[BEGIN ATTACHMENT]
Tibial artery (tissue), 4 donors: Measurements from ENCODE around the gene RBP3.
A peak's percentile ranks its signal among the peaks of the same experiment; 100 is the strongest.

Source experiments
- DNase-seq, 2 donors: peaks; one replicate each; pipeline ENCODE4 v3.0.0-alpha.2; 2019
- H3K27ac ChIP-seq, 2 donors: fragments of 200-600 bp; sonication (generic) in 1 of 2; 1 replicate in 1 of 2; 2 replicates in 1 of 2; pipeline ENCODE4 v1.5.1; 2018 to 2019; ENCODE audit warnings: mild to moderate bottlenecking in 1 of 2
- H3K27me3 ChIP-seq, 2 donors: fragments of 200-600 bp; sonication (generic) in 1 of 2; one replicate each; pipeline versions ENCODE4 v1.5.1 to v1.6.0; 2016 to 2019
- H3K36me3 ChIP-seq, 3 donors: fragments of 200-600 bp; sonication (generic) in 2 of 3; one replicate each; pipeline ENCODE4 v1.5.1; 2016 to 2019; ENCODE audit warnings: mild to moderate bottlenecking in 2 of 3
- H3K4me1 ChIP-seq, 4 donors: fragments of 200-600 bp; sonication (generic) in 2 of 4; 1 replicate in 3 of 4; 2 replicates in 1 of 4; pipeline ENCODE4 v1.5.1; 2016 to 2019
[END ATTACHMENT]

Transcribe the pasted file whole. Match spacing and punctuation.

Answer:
Tibial artery (tissue), 4 donors: Measurements from ENCODE around the gene RBP3.
A peak's percentile ranks its signal among the peaks of the same experiment; 100 is the strongest.

Source experiments
- DNase-seq, 2 donors: peaks; one replicate each; pipeline ENCODE4 v3.0.0-alpha.2; 2019
- H3K27ac ChIP-seq, 2 donors: fragments of 200-600 bp; sonication (generic) in 1 of 2; 1 replicate in 1 of 2; 2 replicates in 1 of 2; pipeline ENCODE4 v1.5.1; 2018 to 2019; ENCODE audit warnings: mild to moderate bottlenecking in 1 of 2
- H3K27me3 ChIP-seq, 2 donors: fragments of 200-600 bp; sonication (generic) in 1 of 2; one replicate each; pipeline versions ENCODE4 v1.5.1 to v1.6.0; 2016 to 2019
- H3K36me3 ChIP-seq, 3 donors: fragments of 200-600 bp; sonication (generic) in 2 of 3; one replicate each; pipeline ENCODE4 v1.5.1; 2016 to 2019; ENCODE audit warnings: mild to moderate bottlenecking in 2 of 3
- H3K4me1 ChIP-seq, 4 donors: fragments of 200-600 bp; sonication (generic) in 2 of 4; 1 replicate in 3 of 4; 2 replicates in 1 of 4; pipeline ENCODE4 v1.5.1; 2016 to 2019